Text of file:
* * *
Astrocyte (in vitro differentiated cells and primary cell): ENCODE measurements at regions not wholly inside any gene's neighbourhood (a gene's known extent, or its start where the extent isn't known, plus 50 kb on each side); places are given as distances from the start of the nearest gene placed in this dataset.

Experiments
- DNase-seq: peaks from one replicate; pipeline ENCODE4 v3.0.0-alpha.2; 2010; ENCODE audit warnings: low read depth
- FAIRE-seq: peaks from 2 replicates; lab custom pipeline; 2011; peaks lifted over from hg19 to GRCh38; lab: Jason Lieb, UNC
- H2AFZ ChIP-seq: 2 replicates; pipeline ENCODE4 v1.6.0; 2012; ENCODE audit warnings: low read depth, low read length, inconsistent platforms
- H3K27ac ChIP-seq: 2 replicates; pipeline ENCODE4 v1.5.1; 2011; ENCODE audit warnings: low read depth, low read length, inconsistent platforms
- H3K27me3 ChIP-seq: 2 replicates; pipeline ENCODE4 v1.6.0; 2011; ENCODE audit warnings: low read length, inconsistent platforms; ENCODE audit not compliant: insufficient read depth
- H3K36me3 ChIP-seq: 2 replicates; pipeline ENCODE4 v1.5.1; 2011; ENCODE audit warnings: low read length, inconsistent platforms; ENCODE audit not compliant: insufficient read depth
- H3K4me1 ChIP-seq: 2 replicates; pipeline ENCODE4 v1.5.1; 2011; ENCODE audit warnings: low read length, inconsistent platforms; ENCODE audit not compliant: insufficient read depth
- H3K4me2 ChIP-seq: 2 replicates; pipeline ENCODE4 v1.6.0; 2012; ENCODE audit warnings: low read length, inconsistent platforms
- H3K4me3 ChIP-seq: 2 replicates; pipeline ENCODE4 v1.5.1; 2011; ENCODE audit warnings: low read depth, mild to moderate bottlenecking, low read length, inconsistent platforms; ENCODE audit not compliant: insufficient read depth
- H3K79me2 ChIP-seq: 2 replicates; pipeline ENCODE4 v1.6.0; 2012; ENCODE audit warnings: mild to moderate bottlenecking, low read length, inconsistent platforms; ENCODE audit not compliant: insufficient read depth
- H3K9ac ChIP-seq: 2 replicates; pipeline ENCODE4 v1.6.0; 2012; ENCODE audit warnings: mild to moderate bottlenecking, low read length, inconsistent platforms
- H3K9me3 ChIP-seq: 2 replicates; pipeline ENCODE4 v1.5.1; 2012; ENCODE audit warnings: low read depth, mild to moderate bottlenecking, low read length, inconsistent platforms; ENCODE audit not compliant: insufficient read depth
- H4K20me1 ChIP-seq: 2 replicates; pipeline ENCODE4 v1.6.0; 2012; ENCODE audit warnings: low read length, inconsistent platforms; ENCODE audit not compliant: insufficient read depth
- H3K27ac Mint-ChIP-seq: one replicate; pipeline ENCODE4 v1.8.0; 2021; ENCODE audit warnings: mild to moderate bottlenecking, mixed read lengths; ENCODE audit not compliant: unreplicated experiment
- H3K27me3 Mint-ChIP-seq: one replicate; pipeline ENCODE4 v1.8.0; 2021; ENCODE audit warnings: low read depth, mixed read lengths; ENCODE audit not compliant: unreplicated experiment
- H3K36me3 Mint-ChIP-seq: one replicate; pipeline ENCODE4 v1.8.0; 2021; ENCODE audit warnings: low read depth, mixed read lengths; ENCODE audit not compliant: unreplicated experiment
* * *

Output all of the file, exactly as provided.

Astrocyte (in vitro differentiated cells and primary cell): ENCODE measurements at regions not wholly inside any gene's neighbourhood (a gene's known extent, or its start where the extent isn't known, plus 50 kb on each side); places are given as distances from the start of the nearest gene placed in this dataset.

Experiments
- DNase-seq: peaks from one replicate; pipeline ENCODE4 v3.0.0-alpha.2; 2010; ENCODE audit warnings: low read depth
- FAIRE-seq: peaks from 2 replicates; lab custom pipeline; 2011; peaks lifted over from hg19 to GRCh38; lab: Jason Lieb, UNC
- H2AFZ ChIP-seq: 2 replicates; pipeline ENCODE4 v1.6.0; 2012; ENCODE audit warnings: low read depth, low read length, inconsistent platforms
- H3K27ac ChIP-seq: 2 replicates; pipeline ENCODE4 v1.5.1; 2011; ENCODE audit warnings: low read depth, low read length, inconsistent platforms
- H3K27me3 ChIP-seq: 2 replicates; pipeline ENCODE4 v1.6.0; 2011; ENCODE audit warnings: low read length, inconsistent platforms; ENCODE audit not compliant: insufficient read depth
- H3K36me3 ChIP-seq: 2 replicates; pipeline ENCODE4 v1.5.1; 2011; ENCODE audit warnings: low read length, inconsistent platforms; ENCODE audit not compliant: insufficient read depth
- H3K4me1 ChIP-seq: 2 replicates; pipeline ENCODE4 v1.5.1; 2011; ENCODE audit warnings: low read length, inconsistent platforms; ENCODE audit not compliant: insufficient read depth
- H3K4me2 ChIP-seq: 2 replicates; pipeline ENCODE4 v1.6.0; 2012; ENCODE audit warnings: low read length, inconsistent platforms
- H3K4me3 ChIP-seq: 2 replicates; pipeline ENCODE4 v1.5.1; 2011; ENCODE audit warnings: low read depth, mild to moderate bottlenecking, low read length, inconsistent platforms; ENCODE audit not compliant: insufficient read depth
- H3K79me2 ChIP-seq: 2 replicates; pipeline ENCODE4 v1.6.0; 2012; ENCODE audit warnings: mild to moderate bottlenecking, low read length, inconsistent platforms; ENCODE audit not compliant: insufficient read depth
- H3K9ac ChIP-seq: 2 replicates; pipeline ENCODE4 v1.6.0; 2012; ENCODE audit warnings: mild to moderate bottlenecking, low read length, inconsistent platforms
- H3K9me3 ChIP-seq: 2 replicates; pipeline ENCODE4 v1.5.1; 2012; ENCODE audit warnings: low read depth, mild to moderate bottlenecking, low read length, inconsistent platforms; ENCODE audit not compliant: insufficient read depth
- H4K20me1 ChIP-seq: 2 replicates; pipeline ENCODE4 v1.6.0; 2012; ENCODE audit warnings: low read length, inconsistent platforms; ENCODE audit not compliant: insufficient read depth
- H3K27ac Mint-ChIP-seq: one replicate; pipeline ENCODE4 v1.8.0; 2021; ENCODE audit warnings: mild to moderate bottlenecking, mixed read lengths; ENCODE audit not compliant: unreplicated experiment
- H3K27me3 Mint-ChIP-seq: one replicate; pipeline ENCODE4 v1.8.0; 2021; ENCODE audit warnings: low read depth, mixed read lengths; ENCODE audit not compliant: unreplicated experiment
- H3K36me3 Mint-ChIP-seq: one replicate; pipeline ENCODE4 v1.8.0; 2021; ENCODE audit warnings: low read depth, mixed read lengths; ENCODE audit not compliant: unreplicated experiment